The problem is the classic confusion between demand and quantity demanded. Demand is the entire demand curve and supply is the entire supply curves.

    I know it seems a little pedantic to quibble over terminology but when you start thinking like this you can end up with all sorts of nonsensical conclusions. This is a case in point. Since we are talking about curves that intersect curves, talking about one as being higher than the other makes no sense.

    This terminology and the difference between demand and quantity demanded is one of the points that's driven home in any decent intro microeconomics course. Hence, we have someone trying to hold forth on Economics, a subject in which he obviously has no training. Being a proto-Economist myself, it drives me nuts when people who have no training try to do Economics because everyone seems to think they are qualified but few people have had even a single course.

    For a better explanation than I'm managing at this point check out this [humboldt.edu] and take a look at the section "A Shift versus a Movement Along a Demand Curve".

    You can have an available supply of IT workers exceeding the demand for IT workers. And, of course, when this happens, the price -- the wage rate -- of IT workers falls; too many workers chase too few jobs.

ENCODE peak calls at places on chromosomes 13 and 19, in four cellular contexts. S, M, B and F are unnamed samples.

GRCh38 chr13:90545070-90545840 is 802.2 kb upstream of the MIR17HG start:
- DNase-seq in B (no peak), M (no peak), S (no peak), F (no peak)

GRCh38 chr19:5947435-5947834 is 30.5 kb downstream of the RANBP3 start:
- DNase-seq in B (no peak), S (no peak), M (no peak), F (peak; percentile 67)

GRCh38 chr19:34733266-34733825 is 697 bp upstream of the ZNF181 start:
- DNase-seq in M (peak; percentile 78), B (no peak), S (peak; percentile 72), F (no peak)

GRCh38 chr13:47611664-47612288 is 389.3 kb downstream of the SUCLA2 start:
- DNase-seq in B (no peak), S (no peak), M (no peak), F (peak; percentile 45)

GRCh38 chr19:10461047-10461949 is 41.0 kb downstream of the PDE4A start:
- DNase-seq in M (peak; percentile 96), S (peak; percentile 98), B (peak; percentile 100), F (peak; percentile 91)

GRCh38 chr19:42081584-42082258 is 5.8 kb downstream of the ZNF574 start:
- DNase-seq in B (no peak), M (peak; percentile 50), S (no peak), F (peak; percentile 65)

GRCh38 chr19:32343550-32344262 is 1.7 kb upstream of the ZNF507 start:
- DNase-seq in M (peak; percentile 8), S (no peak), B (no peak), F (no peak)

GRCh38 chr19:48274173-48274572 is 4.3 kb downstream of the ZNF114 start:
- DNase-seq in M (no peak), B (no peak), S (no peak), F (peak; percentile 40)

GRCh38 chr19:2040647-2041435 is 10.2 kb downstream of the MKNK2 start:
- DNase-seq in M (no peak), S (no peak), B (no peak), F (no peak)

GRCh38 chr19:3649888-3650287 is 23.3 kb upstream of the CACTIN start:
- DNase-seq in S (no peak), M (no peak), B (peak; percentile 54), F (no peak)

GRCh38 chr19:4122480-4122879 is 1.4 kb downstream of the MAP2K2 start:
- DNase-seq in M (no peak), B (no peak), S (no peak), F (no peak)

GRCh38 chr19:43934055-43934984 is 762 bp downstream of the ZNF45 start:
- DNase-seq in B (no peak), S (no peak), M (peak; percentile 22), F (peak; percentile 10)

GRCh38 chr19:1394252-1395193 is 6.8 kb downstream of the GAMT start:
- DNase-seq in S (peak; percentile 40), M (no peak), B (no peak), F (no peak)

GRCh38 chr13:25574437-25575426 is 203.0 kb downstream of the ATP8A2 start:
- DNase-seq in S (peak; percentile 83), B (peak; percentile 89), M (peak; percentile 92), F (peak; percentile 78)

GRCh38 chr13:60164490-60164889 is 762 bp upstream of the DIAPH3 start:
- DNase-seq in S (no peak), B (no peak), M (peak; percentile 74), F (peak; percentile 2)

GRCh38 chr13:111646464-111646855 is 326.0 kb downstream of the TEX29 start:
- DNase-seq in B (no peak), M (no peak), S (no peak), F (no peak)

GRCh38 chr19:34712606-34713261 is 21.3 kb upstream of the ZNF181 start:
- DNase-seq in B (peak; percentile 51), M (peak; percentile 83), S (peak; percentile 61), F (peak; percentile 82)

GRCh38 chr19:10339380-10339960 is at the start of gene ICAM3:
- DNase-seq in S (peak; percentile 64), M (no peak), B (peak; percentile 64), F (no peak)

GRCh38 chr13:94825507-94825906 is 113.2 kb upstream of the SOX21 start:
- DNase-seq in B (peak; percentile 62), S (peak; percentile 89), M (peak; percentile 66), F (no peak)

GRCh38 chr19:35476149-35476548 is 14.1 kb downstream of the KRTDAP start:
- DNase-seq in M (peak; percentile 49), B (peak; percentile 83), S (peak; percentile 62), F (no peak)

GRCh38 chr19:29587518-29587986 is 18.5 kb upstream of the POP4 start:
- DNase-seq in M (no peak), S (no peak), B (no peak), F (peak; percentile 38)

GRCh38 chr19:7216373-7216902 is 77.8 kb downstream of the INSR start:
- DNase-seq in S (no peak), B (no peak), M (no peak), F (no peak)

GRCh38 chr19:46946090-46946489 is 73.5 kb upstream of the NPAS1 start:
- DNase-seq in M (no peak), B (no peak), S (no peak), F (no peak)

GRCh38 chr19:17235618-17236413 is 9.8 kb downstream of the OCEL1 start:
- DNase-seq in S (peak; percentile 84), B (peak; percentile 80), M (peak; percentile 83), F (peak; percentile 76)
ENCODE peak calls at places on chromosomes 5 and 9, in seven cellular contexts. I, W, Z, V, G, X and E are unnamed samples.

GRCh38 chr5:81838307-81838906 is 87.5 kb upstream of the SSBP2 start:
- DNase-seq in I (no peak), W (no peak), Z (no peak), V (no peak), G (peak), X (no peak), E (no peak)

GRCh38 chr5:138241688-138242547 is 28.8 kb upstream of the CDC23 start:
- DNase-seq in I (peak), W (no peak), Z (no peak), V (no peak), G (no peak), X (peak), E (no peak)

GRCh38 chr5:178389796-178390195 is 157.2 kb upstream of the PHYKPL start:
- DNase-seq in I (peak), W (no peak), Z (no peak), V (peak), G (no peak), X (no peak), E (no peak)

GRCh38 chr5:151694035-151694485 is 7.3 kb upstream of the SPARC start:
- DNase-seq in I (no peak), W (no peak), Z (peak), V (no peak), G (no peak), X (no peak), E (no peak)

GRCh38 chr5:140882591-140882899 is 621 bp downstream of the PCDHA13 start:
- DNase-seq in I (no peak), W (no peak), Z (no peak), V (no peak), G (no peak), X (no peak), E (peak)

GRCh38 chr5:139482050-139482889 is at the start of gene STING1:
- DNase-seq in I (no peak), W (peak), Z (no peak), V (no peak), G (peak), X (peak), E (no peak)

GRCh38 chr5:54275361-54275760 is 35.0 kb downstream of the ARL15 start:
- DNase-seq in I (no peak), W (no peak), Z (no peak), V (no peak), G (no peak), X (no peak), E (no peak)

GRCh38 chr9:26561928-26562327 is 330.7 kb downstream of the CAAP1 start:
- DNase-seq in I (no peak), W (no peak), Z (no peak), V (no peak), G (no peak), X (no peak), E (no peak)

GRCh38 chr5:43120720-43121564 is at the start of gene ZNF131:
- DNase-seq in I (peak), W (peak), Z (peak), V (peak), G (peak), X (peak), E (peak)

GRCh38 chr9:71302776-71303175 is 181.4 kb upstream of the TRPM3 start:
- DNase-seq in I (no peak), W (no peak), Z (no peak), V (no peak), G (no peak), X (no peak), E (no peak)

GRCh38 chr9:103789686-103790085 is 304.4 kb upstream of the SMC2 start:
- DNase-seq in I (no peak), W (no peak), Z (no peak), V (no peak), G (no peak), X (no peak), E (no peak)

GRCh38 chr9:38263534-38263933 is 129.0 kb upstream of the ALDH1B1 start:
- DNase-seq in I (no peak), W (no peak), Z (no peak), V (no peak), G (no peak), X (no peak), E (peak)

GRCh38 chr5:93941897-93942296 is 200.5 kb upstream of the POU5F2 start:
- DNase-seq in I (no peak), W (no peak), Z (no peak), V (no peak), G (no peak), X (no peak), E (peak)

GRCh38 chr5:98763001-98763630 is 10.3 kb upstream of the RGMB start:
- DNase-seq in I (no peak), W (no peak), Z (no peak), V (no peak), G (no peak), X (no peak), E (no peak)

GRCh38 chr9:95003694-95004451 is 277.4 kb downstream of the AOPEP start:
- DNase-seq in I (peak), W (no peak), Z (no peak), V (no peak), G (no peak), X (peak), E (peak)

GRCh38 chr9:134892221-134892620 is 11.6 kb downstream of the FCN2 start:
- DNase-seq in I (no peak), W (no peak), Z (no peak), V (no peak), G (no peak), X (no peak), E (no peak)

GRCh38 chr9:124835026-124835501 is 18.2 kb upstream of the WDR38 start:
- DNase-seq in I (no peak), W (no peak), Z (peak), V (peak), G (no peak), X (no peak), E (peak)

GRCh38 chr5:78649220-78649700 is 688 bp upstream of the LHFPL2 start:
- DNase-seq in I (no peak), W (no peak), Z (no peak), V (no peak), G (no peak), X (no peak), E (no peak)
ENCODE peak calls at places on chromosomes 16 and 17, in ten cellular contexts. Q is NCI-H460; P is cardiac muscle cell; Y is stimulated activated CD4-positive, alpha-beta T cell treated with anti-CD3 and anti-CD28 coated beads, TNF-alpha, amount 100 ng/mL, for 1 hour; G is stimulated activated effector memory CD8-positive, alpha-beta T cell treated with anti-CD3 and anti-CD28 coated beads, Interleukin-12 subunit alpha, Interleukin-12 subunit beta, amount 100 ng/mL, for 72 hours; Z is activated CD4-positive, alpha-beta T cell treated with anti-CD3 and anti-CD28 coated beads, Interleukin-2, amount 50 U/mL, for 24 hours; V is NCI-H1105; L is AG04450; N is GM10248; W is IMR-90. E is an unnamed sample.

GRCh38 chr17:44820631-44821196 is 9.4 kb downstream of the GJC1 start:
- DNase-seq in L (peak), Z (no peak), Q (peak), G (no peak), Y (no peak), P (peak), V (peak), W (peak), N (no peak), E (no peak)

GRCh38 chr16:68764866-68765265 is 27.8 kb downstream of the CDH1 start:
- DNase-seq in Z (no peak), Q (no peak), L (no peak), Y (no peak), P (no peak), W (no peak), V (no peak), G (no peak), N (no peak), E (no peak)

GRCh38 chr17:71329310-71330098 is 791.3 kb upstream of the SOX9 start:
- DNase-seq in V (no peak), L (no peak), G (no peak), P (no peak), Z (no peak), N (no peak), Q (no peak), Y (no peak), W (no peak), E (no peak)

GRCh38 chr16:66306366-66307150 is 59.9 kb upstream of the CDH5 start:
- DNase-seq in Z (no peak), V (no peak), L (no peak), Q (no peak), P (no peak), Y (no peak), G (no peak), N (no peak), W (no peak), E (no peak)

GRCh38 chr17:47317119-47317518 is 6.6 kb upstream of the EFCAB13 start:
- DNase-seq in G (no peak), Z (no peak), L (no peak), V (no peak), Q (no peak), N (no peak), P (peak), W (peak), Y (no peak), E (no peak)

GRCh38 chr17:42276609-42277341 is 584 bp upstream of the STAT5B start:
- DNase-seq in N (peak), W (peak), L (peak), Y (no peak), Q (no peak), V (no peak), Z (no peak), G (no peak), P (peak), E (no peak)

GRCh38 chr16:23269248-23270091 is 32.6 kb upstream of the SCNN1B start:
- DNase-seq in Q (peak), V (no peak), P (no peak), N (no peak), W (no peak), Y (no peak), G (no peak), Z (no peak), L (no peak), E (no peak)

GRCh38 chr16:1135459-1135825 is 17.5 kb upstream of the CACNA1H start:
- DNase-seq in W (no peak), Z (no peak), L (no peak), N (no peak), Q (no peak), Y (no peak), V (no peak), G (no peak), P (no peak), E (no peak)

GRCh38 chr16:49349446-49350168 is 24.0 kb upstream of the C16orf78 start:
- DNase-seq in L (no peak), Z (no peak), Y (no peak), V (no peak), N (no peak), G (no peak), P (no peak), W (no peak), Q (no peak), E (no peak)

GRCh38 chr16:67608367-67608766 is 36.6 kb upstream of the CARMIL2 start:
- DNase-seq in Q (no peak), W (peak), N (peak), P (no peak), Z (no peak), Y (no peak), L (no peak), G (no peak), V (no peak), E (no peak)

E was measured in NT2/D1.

Think of shifts in the curves. You also have to consider short-run Vs. medium run elasticities. You are correct, in a sense, in the short run, labor supply is relatively inelastic. Meaning that shift in demand causes fairly large changes in salary. But, in the long run people head off to other industries and the elasticity is greater and the change in salary moderates. At this point the wage rate is probably somewhere between the original wage rate and the "shock" wage rate.

    Now, in practice the wage rate of employed workers doesn't fall (usually, though the end of the dotcom boom was an exception) - their pay is generally regular. But unemployment for that worker group rises, so the *mean* wage rate of *all* workers - the unemployed plus the employed - decreases.
    What you are talking about here is known as "wage stickiness". There's recent work on wage stickiness in labor markets but frankly, I'm not up on it. If I weren't in the middle of prepping for finals (and procrastinating on slashdot) I'd read this [uchicago.edu]

    And to quote you out of order: